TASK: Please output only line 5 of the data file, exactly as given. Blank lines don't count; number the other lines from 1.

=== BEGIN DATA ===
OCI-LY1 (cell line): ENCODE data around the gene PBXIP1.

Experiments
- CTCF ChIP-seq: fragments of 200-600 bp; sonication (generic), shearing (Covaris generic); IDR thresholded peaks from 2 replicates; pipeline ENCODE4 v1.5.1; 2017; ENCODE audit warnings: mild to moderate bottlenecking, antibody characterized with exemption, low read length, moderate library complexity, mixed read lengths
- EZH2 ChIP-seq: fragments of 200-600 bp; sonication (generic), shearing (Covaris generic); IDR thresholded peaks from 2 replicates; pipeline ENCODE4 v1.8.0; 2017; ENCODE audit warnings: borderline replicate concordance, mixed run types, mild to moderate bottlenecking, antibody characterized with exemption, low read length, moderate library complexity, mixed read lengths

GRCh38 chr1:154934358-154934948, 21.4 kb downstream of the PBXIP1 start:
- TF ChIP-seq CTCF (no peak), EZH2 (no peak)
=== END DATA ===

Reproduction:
GRCh38 chr1:154934358-154934948, 21.4 kb downstream of the PBXIP1 start: